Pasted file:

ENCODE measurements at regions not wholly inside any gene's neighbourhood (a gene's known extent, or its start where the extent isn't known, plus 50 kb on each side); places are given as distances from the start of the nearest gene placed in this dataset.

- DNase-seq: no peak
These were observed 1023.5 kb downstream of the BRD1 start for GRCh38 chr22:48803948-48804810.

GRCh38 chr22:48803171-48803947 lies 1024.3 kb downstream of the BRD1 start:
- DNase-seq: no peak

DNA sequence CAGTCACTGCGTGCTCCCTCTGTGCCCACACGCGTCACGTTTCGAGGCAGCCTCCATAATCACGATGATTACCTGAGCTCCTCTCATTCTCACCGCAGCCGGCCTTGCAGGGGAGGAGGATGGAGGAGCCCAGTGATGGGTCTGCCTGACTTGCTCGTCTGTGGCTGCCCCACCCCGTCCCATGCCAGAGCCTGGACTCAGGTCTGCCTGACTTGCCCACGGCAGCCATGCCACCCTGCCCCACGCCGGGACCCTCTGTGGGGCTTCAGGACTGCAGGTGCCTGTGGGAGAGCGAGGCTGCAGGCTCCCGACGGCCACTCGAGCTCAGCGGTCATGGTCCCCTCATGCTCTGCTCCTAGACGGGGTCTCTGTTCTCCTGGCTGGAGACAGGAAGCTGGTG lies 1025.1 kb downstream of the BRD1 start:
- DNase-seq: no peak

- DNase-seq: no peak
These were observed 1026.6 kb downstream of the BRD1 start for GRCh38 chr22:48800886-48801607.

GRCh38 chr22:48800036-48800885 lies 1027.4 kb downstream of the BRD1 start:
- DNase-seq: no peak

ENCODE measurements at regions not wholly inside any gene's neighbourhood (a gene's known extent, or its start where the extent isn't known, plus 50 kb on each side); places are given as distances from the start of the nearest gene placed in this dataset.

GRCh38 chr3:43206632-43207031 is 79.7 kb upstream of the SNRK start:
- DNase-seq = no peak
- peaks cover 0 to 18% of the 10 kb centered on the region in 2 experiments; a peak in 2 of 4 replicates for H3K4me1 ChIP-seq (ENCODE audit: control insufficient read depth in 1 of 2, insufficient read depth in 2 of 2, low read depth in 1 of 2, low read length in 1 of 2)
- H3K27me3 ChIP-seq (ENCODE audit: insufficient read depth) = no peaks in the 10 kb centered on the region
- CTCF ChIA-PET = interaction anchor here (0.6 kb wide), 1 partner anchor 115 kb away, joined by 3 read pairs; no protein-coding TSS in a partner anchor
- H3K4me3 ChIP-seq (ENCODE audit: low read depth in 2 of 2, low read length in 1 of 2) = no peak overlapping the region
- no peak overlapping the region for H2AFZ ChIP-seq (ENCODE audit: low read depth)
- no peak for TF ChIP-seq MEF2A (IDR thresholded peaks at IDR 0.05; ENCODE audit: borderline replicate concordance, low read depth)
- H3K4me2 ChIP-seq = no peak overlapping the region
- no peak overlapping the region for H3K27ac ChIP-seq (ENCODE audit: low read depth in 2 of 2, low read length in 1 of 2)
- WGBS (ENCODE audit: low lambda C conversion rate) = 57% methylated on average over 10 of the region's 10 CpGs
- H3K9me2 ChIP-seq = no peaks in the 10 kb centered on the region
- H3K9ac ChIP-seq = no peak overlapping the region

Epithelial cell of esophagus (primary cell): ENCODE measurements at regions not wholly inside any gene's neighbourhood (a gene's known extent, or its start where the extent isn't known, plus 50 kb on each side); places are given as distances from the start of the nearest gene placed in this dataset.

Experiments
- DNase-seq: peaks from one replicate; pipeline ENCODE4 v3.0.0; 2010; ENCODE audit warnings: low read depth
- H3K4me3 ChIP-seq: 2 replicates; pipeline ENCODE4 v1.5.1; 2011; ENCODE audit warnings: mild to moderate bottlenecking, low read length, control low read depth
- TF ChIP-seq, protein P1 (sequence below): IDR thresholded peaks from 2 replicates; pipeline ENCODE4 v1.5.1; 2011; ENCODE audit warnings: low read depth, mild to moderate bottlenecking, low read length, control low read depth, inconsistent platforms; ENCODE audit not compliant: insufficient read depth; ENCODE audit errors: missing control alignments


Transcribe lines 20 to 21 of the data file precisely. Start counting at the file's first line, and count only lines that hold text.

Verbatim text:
- no peak for TF ChIP-seq MEF2A (IDR thresholded peaks at IDR 0.05; ENCODE audit: borderline replicate concordance, low read depth)
- H3K4me2 ChIP-seq = no peak overlapping the region